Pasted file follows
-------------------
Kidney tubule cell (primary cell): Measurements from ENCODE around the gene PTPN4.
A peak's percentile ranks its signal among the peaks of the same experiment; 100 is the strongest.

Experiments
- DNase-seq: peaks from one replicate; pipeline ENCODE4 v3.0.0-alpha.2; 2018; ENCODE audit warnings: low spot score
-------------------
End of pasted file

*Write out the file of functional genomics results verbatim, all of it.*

Kidney tubule cell (primary cell): Measurements from ENCODE around the gene PTPN4.
A peak's percentile ranks its signal among the peaks of the same experiment; 100 is the strongest.

Experiments
- DNase-seq: peaks from one replicate; pipeline ENCODE4 v3.0.0-alpha.2; 2018; ENCODE audit warnings: low spot score